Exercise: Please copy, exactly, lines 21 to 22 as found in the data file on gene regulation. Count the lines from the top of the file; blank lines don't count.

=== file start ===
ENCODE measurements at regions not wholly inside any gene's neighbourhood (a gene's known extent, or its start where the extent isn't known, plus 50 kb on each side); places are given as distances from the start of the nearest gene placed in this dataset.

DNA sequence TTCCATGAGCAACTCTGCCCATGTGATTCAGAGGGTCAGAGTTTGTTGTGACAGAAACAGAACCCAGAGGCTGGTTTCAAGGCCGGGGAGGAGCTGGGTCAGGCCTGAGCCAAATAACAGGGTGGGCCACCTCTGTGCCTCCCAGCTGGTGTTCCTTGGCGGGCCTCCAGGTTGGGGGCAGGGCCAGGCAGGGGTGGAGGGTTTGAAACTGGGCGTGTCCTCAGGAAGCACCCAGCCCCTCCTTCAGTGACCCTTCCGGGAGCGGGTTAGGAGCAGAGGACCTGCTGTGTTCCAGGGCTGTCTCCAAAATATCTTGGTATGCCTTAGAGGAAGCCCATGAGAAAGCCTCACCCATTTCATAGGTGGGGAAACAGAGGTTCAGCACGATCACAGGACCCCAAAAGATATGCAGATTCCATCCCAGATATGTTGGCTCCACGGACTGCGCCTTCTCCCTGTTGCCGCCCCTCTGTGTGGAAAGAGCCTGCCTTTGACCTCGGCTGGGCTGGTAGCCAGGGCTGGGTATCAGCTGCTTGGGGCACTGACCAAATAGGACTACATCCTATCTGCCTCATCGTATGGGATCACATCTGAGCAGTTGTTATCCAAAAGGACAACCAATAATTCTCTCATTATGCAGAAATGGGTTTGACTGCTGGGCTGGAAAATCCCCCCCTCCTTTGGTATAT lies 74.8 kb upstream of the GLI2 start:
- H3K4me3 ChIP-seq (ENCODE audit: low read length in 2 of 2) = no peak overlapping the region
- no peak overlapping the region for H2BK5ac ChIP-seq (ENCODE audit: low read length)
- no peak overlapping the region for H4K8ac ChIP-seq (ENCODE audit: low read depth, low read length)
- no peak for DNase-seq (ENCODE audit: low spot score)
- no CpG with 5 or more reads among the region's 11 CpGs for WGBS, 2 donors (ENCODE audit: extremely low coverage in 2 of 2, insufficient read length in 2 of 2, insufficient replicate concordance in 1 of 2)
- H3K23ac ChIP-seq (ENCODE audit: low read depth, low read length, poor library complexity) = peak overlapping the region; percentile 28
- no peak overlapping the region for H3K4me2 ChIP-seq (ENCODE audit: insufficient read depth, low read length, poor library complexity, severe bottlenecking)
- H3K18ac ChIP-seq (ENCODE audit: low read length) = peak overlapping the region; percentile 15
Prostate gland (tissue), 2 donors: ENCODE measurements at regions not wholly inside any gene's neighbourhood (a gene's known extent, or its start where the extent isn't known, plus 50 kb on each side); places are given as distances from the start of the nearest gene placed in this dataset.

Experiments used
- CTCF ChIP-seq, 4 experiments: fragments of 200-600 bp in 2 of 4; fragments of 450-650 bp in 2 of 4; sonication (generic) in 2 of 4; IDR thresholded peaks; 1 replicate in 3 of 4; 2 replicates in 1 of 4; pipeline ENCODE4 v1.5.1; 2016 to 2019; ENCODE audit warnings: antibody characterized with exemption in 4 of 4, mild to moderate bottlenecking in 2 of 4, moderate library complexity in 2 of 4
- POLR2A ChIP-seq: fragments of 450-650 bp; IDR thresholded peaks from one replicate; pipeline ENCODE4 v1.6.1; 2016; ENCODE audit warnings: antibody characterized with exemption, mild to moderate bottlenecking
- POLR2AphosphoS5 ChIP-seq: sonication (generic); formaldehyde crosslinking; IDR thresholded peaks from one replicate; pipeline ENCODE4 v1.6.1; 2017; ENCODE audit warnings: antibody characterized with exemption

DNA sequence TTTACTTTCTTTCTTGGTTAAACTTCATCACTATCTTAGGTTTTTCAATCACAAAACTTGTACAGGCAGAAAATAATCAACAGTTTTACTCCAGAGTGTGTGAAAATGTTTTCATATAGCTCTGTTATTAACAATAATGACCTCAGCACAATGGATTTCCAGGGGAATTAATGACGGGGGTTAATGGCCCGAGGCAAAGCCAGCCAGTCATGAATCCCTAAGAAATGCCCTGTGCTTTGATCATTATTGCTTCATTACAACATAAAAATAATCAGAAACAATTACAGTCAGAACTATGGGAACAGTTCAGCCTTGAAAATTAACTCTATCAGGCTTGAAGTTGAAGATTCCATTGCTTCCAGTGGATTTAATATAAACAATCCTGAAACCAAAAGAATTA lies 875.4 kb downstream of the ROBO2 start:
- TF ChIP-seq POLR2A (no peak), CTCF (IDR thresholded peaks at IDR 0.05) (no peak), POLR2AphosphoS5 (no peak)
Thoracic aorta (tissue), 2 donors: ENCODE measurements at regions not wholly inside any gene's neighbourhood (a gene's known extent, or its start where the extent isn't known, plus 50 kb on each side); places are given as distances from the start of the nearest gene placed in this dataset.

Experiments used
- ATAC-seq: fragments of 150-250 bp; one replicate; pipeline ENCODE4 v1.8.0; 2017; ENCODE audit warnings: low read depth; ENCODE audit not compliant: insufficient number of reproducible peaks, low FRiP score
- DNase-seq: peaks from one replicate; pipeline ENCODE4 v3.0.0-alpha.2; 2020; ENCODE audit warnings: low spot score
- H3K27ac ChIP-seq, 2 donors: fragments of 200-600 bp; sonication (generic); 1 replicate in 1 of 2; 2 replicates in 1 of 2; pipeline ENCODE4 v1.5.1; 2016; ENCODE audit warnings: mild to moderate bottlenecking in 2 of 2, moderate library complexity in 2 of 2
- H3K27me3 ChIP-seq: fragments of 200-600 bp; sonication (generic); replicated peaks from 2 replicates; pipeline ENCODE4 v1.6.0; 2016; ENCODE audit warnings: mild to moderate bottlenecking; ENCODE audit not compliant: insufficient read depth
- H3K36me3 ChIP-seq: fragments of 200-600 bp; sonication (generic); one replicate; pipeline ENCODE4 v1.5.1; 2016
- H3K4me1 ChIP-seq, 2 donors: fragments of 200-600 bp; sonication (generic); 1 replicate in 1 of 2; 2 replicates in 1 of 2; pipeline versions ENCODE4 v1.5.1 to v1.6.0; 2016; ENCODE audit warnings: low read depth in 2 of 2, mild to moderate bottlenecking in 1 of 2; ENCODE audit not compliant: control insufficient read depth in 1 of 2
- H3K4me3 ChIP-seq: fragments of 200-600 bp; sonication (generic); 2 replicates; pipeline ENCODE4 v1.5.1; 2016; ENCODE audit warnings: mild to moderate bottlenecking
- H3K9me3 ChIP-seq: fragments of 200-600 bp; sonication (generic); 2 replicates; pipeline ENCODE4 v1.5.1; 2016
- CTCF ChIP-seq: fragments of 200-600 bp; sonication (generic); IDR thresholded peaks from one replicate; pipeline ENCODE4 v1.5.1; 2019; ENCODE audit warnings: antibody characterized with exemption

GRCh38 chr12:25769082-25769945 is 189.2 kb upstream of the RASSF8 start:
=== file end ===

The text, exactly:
- DNase-seq: peaks from one replicate; pipeline ENCODE4 v3.0.0-alpha.2; 2020; ENCODE audit warnings: low spot score
- H3K27ac ChIP-seq, 2 donors: fragments of 200-600 bp; sonication (generic); 1 replicate in 1 of 2; 2 replicates in 1 of 2; pipeline ENCODE4 v1.5.1; 2016; ENCODE audit warnings: mild to moderate bottlenecking in 2 of 2, moderate library complexity in 2 of 2